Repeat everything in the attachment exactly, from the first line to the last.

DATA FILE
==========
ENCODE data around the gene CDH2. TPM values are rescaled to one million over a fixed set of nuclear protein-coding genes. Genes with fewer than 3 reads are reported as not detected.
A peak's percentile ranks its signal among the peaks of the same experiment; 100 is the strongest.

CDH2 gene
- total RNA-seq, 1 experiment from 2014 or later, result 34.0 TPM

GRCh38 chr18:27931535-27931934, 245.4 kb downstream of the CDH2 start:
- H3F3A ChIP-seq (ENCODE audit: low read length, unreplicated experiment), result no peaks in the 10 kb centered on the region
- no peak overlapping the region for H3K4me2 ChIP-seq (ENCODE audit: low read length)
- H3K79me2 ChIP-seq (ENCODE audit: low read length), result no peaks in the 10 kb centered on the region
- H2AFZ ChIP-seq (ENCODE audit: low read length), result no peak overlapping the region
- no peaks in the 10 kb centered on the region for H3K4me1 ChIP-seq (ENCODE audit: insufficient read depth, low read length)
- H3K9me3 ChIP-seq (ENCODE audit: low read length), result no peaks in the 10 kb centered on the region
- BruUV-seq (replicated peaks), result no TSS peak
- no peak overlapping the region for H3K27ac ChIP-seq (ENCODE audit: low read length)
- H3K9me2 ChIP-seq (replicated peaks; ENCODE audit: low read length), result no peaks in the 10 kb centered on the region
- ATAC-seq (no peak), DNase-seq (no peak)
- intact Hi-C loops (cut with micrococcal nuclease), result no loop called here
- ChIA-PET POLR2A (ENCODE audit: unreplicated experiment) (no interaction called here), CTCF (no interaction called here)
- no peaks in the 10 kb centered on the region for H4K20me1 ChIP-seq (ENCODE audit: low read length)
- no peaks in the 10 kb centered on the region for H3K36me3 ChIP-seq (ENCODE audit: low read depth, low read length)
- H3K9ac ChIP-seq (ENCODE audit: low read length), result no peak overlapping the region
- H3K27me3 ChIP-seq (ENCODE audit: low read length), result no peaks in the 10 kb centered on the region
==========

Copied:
ENCODE data around the gene CDH2. TPM values are rescaled to one million over a fixed set of nuclear protein-coding genes. Genes with fewer than 3 reads are reported as not detected.
A peak's percentile ranks its signal among the peaks of the same experiment; 100 is the strongest.

CDH2 gene
- total RNA-seq, 1 experiment from 2014 or later, result 34.0 TPM

GRCh38 chr18:27931535-27931934, 245.4 kb downstream of the CDH2 start:
- H3F3A ChIP-seq (ENCODE audit: low read length, unreplicated experiment), result no peaks in the 10 kb centered on the region
- no peak overlapping the region for H3K4me2 ChIP-seq (ENCODE audit: low read length)
- H3K79me2 ChIP-seq (ENCODE audit: low read length), result no peaks in the 10 kb centered on the region
- H2AFZ ChIP-seq (ENCODE audit: low read length), result no peak overlapping the region
- no peaks in the 10 kb centered on the region for H3K4me1 ChIP-seq (ENCODE audit: insufficient read depth, low read length)
- H3K9me3 ChIP-seq (ENCODE audit: low read length), result no peaks in the 10 kb centered on the region
- BruUV-seq (replicated peaks), result no TSS peak
- no peak overlapping the region for H3K27ac ChIP-seq (ENCODE audit: low read length)
- H3K9me2 ChIP-seq (replicated peaks; ENCODE audit: low read length), result no peaks in the 10 kb centered on the region
- ATAC-seq (no peak), DNase-seq (no peak)
- intact Hi-C loops (cut with micrococcal nuclease), result no loop called here
- ChIA-PET POLR2A (ENCODE audit: unreplicated experiment) (no interaction called here), CTCF (no interaction called here)
- no peaks in the 10 kb centered on the region for H4K20me1 ChIP-seq (ENCODE audit: low read length)
- no peaks in the 10 kb centered on the region for H3K36me3 ChIP-seq (ENCODE audit: low read depth, low read length)
- H3K9ac ChIP-seq (ENCODE audit: low read length), result no peak overlapping the region
- H3K27me3 ChIP-seq (ENCODE audit: low read length), result no peaks in the 10 kb centered on the region